D. Fourth Embodiment

FIG. 4 is a block diagram showing an optical fiber aplifier according to the fourth embodiment of the present invention. In the diagram, the thin solid lines represent optical signal connections, the thick solid lines represent electrical signal connections. The parts which correspond to identical parts in FIG. 1 have been given the same reference numbers, and their explanations have been omitted. In FIG. 4, the input signal beam Sin is inputted to the isolator 2. Additionally, a wavelength division multiplexer 17 has been inserted between the wavelength division multiplexer 3 and the EDF 4 of FIG. 1. In the present embodiment, the control beam generated by the control beam source 15 has a wavelength (for example, in the 0.8 μm band) at which excitation level absoprtion occurs in the EDF 4.

In the present embodiment, the control beam is inputted to the EDF 4 by way of the wavelength division multiplexer 17 as shown in FIG. 4. At this time, excitation level absorption causes a jump from the 4 I13/2 level to a higher state. Since the relaxation time for this excitation level absorption is extremely fast, the inversion distribution is able to be changed immediately so that the gain is able to be controlled at high speed. On the other hand, the portion of the control beam outputted from the EDF 4 without being absorbed is blocked by the BPF 7 so as not to be outputted. In this way, the frequency characteristics of the gain control can be improved by using excitation level absorption.

Finally, the above-mentioned embodiments, including the wavelengths of the signal beams and the control beams as well as the structure of the isolator, are merely examples for explaining the present invention which do not in any way restrict the scope of the present invention.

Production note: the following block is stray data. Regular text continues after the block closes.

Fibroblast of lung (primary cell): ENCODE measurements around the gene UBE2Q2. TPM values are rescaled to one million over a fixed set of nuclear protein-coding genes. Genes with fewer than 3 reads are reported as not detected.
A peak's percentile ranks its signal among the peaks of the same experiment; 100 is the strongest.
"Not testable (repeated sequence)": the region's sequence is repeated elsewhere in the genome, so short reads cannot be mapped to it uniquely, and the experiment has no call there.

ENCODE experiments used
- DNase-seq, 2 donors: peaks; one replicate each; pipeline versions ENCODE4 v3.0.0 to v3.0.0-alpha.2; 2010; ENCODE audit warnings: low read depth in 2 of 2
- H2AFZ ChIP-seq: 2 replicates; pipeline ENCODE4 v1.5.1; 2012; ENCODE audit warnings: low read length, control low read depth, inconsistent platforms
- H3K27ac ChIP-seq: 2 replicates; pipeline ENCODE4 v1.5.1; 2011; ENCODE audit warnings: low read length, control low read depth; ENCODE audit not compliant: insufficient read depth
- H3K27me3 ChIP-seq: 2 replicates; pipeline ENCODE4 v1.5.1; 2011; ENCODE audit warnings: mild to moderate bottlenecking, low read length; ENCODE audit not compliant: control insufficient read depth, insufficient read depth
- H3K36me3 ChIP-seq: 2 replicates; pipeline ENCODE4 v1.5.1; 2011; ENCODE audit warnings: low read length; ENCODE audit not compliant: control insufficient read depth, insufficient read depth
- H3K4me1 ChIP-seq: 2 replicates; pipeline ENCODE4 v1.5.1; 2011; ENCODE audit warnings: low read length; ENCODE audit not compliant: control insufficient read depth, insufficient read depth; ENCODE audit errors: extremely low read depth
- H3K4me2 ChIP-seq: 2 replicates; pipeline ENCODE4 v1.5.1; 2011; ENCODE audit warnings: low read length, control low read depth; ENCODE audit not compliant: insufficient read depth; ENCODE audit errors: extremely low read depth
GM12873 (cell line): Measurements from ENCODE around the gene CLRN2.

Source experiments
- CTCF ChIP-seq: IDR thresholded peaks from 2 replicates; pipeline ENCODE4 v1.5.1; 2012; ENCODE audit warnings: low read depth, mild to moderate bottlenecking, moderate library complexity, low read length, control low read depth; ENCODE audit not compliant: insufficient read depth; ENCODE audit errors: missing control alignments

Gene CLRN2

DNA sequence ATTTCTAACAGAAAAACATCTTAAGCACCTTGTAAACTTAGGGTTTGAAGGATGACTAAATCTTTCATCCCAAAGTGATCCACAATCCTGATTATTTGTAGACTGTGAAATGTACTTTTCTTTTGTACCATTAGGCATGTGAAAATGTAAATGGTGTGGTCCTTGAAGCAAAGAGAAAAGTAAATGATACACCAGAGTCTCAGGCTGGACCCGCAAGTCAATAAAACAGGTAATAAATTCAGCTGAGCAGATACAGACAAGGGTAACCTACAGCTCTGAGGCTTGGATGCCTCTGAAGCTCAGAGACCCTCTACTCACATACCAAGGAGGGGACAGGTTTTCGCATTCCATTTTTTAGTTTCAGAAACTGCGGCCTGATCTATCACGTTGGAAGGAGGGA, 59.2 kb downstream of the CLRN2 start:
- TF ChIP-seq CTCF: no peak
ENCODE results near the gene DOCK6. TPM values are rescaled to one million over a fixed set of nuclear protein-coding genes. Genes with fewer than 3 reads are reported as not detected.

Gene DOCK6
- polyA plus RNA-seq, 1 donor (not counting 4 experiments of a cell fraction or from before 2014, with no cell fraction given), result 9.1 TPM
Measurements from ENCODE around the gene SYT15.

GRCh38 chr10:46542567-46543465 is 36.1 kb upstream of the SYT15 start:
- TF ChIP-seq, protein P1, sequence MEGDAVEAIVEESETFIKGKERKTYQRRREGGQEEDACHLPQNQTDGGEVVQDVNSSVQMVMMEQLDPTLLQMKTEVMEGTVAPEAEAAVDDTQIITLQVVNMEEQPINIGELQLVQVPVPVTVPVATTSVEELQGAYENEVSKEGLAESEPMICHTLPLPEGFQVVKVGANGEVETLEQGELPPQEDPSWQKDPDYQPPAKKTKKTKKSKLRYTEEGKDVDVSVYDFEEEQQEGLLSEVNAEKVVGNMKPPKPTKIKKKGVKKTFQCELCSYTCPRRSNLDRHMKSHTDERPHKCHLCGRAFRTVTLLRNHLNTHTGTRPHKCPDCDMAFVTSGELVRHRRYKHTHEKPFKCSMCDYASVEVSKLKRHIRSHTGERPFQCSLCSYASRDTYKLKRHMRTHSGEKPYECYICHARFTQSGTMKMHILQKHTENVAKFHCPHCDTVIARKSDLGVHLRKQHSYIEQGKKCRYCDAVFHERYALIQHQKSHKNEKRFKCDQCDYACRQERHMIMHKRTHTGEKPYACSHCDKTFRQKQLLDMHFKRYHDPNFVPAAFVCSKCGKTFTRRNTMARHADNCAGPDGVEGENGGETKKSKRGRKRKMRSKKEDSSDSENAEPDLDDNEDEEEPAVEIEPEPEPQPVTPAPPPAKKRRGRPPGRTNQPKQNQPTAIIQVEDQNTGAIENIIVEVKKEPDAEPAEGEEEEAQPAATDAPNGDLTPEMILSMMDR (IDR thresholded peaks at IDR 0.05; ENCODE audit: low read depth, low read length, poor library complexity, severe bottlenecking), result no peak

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Classifications
U.S. Classification359/341.41
International ClassificationH01S3/131, G02F1/35, H01S3/13, H01S3/07, H01S3/16, H01S3/06
Cooperative ClassificationH01S3/1608, H01S3/1301, H01S3/1312
European ClassificationH01S3/13A
Legal Events
DateCodeEventDescription
Jul 14, 2009FPExpired due to failure to pay maintenance fee
Effective date: 20090527
May 27, 2009LAPSLapse for failure to pay maintenance fees
Dec 1, 2008REMIMaintenance fee reminder mailed
Apr 6, 2005ASAssignment
Owner name: YOKOGAWA ELECTRIC CORPORATION, JAPAN
Free format text: ASSIGNMENT OF ASSIGNORS INTEREST;ASSIGNOR:ANDO ELECTRIC CO., LTD.;REEL/FRAME:016438/0627
Effective date: 20050203
Owner name: YOKOGAWA ELECTRIC CORPORATION 9-32, NAKACHO 2-CHOM
Free format text: ASSIGNMENT OF ASSIGNORS INTEREST;ASSIGNOR:ANDO ELECTRIC CO., LTD. /AR;REEL/FRAME:016438/0627
Oct 20, 2004FPAYFee payment
Year of fee payment: 8
Nov 9, 2000FPAYFee payment
Year of fee payment: 4
Apr 30, 1996ASAssignment
Owner name: ANDO ELECTRIC CO., LTD., JAPAN
Free format text: ASSIGNMENT OF ASSIGNORS INTEREST;ASSIGNORS:NOGIWA, SEIJI;AIDA, KAZUO;NAKAGAWA, KIYOSHI;REEL/FRAME:008036/0953
Effective date: 19960423
Owner name: NIPPON TELEGRAPH AND TELEPHONE CORPORATION, JAPAN